Friday, April 30, 2010
You are not prepared!
Illidan, being unemployed for over a year now, allowed me to use his slogan. Otherwise I would have used the alternative title: "Is this still a game?". What I am talking about is the level of preparedness some players think other players should bring to a game. And it is getting silly. When I reported having gotten shot down in a level II mission in EVE, several readers informed me that the correct way to do a mission in EVE is the following:
1) You check the name of the random mission being offered.
2) You look up that name in an external mission database.
3) You refuse the mission if it is one of a handful real hard ones.
4) For the others you look up what type of damage the enemies use, and what type of damage they are especially vulnerable against.
5) You refit your ship to be resistant to the enemies damage, and to deal the damage the enemy is vulnerable against.
6) Only then do you accept the mission and start playing.
Am I the only one who thinks that this is just plain stupid? I would even call it cheating. And it isn't just EVE, there are websites explaining how to beat any given challenge in any given MMORPG, not just boss kill strategies, but also gold making guides, leveling guides, talent build guides, gear guides, bestiaries, everything, for every game. There is even a Farmville Strategy Guide, for heavens sake! How stupid have we become that we can't even play the simplest of games without a strategy guide? I can't find the link any more, but recently I read a guide on how to practice for the fight against the Lich King outside the dungeon, getting the movements towards and away from other players right, like a ballet, before going in and starting the fight. Apparently some people study harder for a session of evening entertainment than they ever studied for an exam at school or university. Is that still "playing", or is that just following a set of instructions?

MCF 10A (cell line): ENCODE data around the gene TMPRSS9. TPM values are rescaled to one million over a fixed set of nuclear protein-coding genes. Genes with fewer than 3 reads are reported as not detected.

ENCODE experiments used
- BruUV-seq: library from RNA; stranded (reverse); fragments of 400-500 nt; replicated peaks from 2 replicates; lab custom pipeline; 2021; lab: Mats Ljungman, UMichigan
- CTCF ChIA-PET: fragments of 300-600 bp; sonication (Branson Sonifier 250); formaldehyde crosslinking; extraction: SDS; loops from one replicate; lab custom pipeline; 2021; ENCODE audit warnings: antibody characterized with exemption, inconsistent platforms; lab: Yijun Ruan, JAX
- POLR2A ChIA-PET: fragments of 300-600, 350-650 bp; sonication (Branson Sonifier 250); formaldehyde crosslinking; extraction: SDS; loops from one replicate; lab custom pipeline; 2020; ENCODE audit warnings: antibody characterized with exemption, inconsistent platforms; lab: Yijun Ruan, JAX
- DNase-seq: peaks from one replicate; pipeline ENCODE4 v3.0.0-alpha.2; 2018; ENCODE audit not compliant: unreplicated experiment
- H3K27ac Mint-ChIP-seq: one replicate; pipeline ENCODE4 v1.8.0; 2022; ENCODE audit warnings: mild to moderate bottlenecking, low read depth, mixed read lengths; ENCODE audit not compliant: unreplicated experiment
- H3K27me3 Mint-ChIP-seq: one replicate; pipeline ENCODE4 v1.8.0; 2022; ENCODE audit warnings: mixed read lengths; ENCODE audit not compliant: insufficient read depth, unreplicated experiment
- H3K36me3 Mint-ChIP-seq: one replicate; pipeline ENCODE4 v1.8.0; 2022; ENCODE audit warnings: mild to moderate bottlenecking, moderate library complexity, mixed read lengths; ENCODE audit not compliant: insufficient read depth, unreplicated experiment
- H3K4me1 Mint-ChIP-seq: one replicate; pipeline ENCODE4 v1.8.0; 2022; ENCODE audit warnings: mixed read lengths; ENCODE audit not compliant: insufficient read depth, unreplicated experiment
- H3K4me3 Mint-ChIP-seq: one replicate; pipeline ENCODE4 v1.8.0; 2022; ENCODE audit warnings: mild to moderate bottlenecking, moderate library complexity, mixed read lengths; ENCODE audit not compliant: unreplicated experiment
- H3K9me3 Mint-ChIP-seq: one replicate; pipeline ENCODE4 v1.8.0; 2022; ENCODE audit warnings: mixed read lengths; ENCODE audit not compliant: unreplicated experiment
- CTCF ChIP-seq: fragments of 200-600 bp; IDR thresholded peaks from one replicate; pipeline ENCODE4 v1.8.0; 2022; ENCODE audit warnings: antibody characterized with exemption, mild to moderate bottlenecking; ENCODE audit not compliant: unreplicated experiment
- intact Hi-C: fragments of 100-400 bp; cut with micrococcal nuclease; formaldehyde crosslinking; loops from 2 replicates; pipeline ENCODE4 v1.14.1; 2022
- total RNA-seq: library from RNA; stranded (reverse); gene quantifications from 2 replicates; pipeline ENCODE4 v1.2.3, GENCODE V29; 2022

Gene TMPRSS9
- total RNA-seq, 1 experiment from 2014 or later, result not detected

Not only is that hardly a game any more, but it also serves as a giant pointer towards one of the real weak points of MMORPGs: They aren't adventures at all, they are only scripted, and therefore predictable encounters. Because the computer enemy is using a scripted set of moves, the best way to beat him for the player is to use a scripted set of countermoves. Gameplay then is reduced to rote learning that scripted set of countermoves. It is like if in Tetris the blocks would always fall in the same order, and to succeed you'd need to learn the optimal sequence of "right - right - turn - drop - left - turn - turn - drop - etc." Where is the fun in that? And as much as perfect execution of a fixed set of moves is to be admired in a ballet dancer, can we really call that "skill" in a game? If you were to suggest to those "skilled" players to try an encounter without studying it first, they'd tell you that you are crazy, and a n00b. Because hey, only a completely new player would have a silly idea like playing around with a game.
Just like Tetris is a better game for having random blocks falling down, MMORPGs would be better games if the challenges were less predictable. Because predictability is a vicious circle: The devs know that the players know that the encounter will always be the same, so the devs need to make the encounter harder to execute correctly. If the encounter had lots of random elements, there would be enough challenge in players having to think quickly, to react to what they see, to interact with the encounter, without having to demand split second reaction times. Virtual fantasy worlds have the potential to be world of wonder and exciting adventures. But instead lazy developers and minmaxing players reduced them to learning button sequences and moves by heart, with the only surprise left being the what epic from the loot table drops.